Cornstarch For Matted Dog Hair

Even with daily grooming, you may find a mat hiding behind your dog’s ear, under their armpit or hidden in the groin area. These are common areas where friction can cause dog hair to tangle and mat. Here’s a really easy hack that we put to the test using cornstarch and a simple dog comb.

As Newfie owners, we all know that at some point in time our dogs are going to get mats and tangles.

You’re Newfie is going to get some mats no matter how much you brush, comb, bathe or take them to the groomer.

Dog Grooming Hack #1: Cornstarch

Pre-treat tangles: Sprinkle cornstarch on mats and tangles before brushing to help loosen knots. Use as dry shampoo: Sprinkle on oily areas and brush away the greasies between baths. Whiter whites: Sprinkle on white markings and brush out to get them dazzling bright.

What’s the rub about mats?

If you’re the mom of a Goldendoodle, Poodle mix, or a long-haired dog, you’ve probably encountered a nasty mat hiding behind a fluffy ear, underneath an “armpit,” or along the collar area. Even with consistent brushing, at-home grooming, or taking your fur baby to a professional groomer, mats can happen.

The culprit is basically friction. Rubbing causes the hairs to tangle. Over time, the tangle turns into a mat—a combination of loose and attached hairs. Of course, preventing mats in the first place is ideal. However, mats can creep up quickly, so having dematting solutions at the ready is the next logical option in giving your dog a healthy coat.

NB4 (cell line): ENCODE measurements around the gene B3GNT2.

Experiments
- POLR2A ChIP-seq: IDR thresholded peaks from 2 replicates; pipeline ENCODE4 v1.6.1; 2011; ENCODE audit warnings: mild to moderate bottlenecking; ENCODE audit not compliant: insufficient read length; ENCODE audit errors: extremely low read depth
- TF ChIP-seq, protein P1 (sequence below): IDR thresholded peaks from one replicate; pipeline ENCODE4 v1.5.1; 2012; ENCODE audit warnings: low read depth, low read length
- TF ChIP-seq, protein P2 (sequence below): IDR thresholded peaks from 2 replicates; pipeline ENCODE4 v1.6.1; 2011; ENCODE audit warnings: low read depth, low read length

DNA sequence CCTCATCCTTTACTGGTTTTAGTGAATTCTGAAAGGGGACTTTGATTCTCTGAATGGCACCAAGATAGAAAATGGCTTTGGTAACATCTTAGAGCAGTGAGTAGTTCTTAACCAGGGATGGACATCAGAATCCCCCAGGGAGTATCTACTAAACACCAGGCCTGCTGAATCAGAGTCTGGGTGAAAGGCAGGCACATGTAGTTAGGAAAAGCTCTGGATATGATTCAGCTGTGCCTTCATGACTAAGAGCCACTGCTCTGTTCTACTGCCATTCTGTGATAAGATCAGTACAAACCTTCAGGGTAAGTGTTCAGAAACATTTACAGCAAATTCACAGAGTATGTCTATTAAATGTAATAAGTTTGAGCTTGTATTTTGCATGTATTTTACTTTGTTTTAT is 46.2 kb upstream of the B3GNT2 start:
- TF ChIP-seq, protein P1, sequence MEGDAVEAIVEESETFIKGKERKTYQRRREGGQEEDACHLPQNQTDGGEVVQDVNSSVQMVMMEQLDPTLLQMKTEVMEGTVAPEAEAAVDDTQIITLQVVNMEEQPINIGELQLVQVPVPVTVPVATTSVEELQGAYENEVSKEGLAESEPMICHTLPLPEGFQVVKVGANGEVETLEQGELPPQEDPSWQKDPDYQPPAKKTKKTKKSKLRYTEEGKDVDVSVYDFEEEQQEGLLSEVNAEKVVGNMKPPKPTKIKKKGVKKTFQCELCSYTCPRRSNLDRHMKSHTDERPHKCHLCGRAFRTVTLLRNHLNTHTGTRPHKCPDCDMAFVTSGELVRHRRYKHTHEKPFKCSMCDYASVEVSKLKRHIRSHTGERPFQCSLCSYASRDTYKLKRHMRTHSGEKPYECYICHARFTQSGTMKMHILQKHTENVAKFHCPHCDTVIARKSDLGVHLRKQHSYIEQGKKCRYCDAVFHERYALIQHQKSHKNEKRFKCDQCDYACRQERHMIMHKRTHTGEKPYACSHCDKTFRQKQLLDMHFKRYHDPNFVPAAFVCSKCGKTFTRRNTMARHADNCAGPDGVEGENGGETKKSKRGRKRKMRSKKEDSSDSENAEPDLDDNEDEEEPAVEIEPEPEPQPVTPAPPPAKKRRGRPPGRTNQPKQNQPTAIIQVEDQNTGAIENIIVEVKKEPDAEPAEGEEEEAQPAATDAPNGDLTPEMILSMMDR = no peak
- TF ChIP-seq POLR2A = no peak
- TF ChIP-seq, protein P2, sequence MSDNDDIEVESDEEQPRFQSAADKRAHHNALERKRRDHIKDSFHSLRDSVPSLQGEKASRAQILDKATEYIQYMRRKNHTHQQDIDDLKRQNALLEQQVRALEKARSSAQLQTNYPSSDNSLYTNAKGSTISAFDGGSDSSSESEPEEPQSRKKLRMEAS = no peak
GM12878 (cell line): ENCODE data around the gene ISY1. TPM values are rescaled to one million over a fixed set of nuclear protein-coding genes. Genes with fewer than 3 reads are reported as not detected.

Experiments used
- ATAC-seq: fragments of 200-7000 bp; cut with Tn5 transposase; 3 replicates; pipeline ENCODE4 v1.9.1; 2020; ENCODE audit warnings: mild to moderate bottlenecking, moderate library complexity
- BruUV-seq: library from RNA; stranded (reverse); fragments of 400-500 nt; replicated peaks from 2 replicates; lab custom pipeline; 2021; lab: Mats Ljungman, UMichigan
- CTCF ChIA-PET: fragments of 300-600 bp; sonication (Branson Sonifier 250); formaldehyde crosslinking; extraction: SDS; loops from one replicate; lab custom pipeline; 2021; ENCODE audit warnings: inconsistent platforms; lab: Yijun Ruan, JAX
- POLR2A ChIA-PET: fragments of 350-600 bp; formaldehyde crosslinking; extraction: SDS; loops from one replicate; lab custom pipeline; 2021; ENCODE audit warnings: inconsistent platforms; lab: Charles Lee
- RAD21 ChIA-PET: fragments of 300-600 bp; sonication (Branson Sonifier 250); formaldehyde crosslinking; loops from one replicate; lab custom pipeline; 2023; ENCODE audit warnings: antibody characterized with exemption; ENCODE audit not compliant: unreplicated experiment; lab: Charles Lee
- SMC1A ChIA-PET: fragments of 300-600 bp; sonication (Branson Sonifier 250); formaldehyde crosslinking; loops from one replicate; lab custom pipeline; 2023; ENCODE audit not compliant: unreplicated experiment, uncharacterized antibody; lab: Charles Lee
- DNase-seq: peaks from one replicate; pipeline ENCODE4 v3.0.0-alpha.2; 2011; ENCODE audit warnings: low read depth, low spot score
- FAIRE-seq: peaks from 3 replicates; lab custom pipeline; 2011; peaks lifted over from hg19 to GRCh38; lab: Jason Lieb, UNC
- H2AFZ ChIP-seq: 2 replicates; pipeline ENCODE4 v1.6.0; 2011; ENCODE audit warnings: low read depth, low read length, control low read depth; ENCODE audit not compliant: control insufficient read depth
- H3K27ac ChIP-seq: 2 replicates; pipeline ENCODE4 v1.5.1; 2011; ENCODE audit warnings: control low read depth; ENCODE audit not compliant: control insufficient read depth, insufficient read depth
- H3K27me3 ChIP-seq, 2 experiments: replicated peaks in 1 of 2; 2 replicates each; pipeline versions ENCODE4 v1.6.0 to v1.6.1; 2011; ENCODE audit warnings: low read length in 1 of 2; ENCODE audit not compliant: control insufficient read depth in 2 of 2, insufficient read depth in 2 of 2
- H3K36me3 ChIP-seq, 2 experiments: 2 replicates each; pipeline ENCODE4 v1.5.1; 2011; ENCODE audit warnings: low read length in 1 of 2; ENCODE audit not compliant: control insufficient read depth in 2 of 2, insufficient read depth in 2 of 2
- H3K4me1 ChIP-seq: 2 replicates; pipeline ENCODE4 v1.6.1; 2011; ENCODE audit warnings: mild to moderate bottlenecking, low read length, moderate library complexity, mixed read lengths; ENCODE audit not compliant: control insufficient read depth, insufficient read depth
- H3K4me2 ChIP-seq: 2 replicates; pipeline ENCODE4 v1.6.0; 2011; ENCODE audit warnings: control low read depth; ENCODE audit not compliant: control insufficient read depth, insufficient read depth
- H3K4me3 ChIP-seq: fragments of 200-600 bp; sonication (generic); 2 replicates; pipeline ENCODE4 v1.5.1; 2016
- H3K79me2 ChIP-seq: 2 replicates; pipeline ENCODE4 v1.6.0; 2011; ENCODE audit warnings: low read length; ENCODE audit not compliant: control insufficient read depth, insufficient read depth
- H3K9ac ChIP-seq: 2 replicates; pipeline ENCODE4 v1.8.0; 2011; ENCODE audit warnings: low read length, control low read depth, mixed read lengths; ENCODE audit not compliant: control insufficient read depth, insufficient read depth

Find a spot in your home (or even outside) that’s comfy for your dog.

In choosing your work surface, keep in mind that cornstarch is messy! You may want to choose a location that’s easy to clean, or try placing a towel over your work surface.

For our session, the grooming table was the obvious location. Chloe is used to hopping up on the table for brushing and grooming. (Yes, I groom my fluffy Muppet dog myself and even enjoyed learning how to trim a Goldendoodle’s face.)

Before beginning, I gave Chloe a peanut butter-filled Kong toy as a distraction. It kept her occupied and happy as I worked on the mat. (Also, it’s always worth mentioning that some brands of peanut butter contain xylitol, an artificial sweetener that is highly toxic to dogs. Please check labels.)

Cornstarch for Matted Dog Hair: A Heck of a Hack

Rather than pull your own hair out trying to tame the dog tangles, please watch the video below for tips on how to use cornstarch for matted fur. For step-by-step instructions, read on.


Can I put corn starch on my dog?

Use corn starch to help loosen matted dog hair. Rub some into the mat to help loosen, then brush out. Don’t assume that conditioner will remove or loosen mats. They must be brushed and combed out thoroughly before the bath.

How do you get severe matting out of a dog’s hair?

Cleaning Your Dog’s Coat

Carefully apply corn starch to his coat and rub it in with your fingers. If you desire, mix equal amounts of cornstarch and baby powder, to leave pleasant smell. Don’t worry if you dog licks his coat, because cornstarch is nontoxic and won’t hurt him.

What helps detangle matted hair on dogs?

DIY detangling tools
  • Slicker brush. A good everyday grooming tool with thin wires, which can help work out most mats.
  • Undercoat rake. If you have a dog with a mix of long and short fur, such as a golden retriever or a collie, use one of these — it’s the best-kept secret of dog groomers.
  • Comb. …
  • Mat splitter.